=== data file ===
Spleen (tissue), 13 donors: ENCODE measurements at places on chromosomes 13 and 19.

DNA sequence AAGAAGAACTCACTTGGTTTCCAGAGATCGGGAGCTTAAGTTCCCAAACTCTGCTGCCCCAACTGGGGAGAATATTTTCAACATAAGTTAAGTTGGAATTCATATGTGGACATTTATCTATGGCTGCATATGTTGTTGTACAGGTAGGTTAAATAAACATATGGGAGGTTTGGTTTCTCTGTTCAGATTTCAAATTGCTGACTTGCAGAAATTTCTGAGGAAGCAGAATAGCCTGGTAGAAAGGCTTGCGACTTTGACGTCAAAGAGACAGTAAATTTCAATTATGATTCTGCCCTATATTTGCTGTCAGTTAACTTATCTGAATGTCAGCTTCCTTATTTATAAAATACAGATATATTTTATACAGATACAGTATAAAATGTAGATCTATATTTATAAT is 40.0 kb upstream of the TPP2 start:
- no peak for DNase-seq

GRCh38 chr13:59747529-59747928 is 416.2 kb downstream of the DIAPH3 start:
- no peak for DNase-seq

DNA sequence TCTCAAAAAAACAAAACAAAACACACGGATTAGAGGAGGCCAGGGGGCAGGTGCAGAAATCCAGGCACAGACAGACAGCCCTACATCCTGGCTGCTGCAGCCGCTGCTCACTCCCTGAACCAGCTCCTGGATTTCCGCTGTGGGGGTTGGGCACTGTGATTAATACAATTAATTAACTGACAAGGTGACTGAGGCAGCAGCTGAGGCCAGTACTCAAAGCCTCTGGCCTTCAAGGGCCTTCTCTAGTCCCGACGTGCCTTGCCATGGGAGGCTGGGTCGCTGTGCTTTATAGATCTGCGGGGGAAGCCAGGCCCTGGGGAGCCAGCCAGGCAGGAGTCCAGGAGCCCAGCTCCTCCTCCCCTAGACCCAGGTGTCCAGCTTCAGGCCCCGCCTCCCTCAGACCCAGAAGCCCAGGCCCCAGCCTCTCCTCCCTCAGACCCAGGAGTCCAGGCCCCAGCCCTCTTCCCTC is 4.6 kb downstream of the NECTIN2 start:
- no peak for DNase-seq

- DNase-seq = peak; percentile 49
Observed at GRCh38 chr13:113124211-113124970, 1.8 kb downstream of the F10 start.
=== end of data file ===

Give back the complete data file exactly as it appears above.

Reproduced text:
Spleen (tissue), 13 donors: ENCODE measurements at places on chromosomes 13 and 19.

DNA sequence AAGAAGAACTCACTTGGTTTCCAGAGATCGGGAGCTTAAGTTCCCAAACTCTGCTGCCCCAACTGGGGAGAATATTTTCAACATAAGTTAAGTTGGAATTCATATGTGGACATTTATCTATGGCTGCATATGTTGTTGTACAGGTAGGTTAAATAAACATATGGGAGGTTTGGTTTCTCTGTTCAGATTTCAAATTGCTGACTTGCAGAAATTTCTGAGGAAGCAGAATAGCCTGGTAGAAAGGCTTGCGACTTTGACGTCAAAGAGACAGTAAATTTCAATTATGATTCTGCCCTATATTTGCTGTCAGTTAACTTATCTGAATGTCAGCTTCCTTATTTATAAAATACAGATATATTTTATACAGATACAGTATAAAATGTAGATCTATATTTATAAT is 40.0 kb upstream of the TPP2 start:
- no peak for DNase-seq

GRCh38 chr13:59747529-59747928 is 416.2 kb downstream of the DIAPH3 start:
- no peak for DNase-seq

DNA sequence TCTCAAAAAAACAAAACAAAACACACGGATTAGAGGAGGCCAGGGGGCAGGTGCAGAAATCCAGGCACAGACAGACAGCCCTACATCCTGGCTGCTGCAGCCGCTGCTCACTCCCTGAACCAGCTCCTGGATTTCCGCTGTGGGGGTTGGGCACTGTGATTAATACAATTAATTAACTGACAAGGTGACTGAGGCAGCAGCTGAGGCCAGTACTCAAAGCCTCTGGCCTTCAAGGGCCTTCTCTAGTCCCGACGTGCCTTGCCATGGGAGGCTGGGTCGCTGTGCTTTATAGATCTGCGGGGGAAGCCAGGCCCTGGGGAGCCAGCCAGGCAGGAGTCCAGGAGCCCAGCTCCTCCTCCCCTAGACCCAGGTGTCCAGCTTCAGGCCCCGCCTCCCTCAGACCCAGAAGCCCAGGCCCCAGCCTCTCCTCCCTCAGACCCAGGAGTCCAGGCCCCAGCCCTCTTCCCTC is 4.6 kb downstream of the NECTIN2 start:
- no peak for DNase-seq

- DNase-seq = peak; percentile 49
Observed at GRCh38 chr13:113124211-113124970, 1.8 kb downstream of the F10 start.